How to Make Orange Toned Wood Look Weathered
Did you know that you can change the look of orange toned wood without having to strip or sand it in just 3 simple steps?!
To watch the entire video click here.
Hey sweet friends!! Thanks for stopping by 🙂 This post about making orange toned wood look weathered is a little outside my comfort zone, and let me explain why.
If you follow me on Instagram and you watch my stories, you know that I recently gave a giant chalkboard I picked up thrifting a little makeover. I took you all along as painted the black portion green and refinished the once orange toned wood frame. (It’s all saved in my story highlights if you’d like to go check it out!)
The project was honestly SO spur of the moment that I never stopped to think, “Wow, this would make a great blog post.” I wish I had taken the time to get my nice camera out and set up my tripod for a video tutorial, but it just never happened, and I apologize. I hope to try this again soon though and record the whole process for you!
Instead, I’m sharing a few iPhone shots I took along the way which is why this is so out of my comfort zone. As much as it makes me cringe to share these photos on my blog (perfectionist over here), I have had so many followers message me about this on Instagram that I knew I had to post them and share the process.
This orange wood toned project was seriously so easy! No stripping, no sanding. Just 3 simple steps! Let’s get started.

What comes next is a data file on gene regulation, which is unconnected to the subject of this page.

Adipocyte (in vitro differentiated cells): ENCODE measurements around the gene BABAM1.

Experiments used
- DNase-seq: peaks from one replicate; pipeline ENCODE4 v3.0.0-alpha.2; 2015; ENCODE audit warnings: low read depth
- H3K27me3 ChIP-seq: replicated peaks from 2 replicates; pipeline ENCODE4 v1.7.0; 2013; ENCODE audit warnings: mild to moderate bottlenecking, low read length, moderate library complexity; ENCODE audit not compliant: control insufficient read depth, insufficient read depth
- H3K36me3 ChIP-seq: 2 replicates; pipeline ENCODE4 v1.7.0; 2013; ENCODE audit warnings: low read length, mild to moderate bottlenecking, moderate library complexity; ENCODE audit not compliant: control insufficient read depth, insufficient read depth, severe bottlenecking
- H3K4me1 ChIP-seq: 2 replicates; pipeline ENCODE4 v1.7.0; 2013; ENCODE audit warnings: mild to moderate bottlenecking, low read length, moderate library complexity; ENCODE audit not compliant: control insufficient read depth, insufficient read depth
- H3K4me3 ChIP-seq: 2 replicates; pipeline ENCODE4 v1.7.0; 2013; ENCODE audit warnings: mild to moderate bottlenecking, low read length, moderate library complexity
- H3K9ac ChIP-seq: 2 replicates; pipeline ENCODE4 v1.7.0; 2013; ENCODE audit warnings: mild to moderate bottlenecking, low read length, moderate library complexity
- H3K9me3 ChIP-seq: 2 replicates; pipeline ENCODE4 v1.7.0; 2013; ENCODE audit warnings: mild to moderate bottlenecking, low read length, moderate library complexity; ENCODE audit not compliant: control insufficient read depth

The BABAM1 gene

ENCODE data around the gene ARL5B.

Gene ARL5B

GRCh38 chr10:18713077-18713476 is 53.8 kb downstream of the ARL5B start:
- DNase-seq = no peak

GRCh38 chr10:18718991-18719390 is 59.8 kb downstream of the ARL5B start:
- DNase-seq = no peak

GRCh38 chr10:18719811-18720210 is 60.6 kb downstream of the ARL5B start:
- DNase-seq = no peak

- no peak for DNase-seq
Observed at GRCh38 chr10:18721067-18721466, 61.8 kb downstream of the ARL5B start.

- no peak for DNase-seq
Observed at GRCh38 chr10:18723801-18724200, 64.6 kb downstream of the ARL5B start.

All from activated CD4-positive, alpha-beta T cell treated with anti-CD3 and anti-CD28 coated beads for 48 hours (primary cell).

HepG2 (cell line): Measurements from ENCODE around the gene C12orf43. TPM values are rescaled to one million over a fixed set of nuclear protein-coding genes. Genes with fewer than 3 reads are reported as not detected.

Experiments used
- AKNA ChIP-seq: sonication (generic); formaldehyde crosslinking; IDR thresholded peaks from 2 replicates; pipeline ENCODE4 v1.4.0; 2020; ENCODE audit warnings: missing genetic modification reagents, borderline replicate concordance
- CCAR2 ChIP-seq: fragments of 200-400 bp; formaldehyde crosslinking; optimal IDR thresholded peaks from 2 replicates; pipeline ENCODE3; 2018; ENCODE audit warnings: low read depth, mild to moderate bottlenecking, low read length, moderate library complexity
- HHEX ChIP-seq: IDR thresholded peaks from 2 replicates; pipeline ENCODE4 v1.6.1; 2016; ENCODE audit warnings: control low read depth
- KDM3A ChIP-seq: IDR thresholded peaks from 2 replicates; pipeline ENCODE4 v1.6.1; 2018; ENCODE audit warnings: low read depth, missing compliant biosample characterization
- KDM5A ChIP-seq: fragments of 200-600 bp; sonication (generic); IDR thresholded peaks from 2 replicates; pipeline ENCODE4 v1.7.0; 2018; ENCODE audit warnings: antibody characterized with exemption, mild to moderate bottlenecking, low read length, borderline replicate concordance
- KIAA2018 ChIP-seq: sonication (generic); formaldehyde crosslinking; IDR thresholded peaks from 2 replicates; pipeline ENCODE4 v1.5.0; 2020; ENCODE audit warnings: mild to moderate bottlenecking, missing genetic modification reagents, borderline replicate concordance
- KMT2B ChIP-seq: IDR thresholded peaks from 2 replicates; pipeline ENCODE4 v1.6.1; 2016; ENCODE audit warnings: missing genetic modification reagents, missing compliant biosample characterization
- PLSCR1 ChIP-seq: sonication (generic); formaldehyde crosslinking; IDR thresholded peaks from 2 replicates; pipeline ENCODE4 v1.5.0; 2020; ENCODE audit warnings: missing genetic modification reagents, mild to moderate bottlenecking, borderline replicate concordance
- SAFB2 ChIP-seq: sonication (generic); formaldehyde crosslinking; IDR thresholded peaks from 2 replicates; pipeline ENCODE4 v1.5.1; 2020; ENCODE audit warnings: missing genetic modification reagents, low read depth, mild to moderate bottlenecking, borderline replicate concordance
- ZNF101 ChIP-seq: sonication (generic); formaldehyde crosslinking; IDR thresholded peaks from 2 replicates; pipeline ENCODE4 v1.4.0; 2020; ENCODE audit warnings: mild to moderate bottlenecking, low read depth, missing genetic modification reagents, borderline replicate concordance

How to Make Orange Toned Wood look Weathered – Step 1
First, I dry brushed the orange toned wood frame with white paint. Chalk paint would probably be ideal, but I just used white ceiling paint. If you aren’t familiar with dry brushing, you simply dip the very tip of your brush in paint and dab off any excess, then apply over your surface.
For this project, I just used a small artist brush, pictured below. Any smaller brush will work for this step, but make sure you aren’t using too much paint, it is just a dry brushing over the surface. I liked the smaller brush for this step to avoid getting any paint on the chalkboard surface. The smaller brush was easier to work with.
In the photo above near the left hand side, you can see where I began dry brushing. Be sure your wood grain is still visible. If you can no longer see the wood, you’ve used too much paint. You really want just a thin layer of paint.
How to Make Orange Toned Wood look Weathered – Step 2
Next, I used a chalk paint by Waverly in the color “Mineral” and dry brushed the frame once more. This time I specifically looked for areas with heavy orange tones bleeding through, and focused on brushing those spots especially. I let the paint dry completely before moving on to the last step.
Here are the two colors side by side. For such a large chalkboard, you can see that I really didn’t use a lot of paint which is why this process is seriously so easy! A little paint and a brush can change a cheap thrift store find or a gorgeous antique find with the wrong shade of wood into something so so beautiful and perfect for your home!
How to Make Orange Toned Wood look Weathered – Step 3
Finally, I painted the entire orange toned wood frame with Annie Sloan Dark Wax. You’ll have to check out her site to find suppliers near you, but this stuff is seriously amazing. It’s like working with butter! I used a larger paint brush for this process and dipped the tip of my brush in the wax and worked it into the frame. You can go heavy or light with the wax depending on the shade you want to achieve.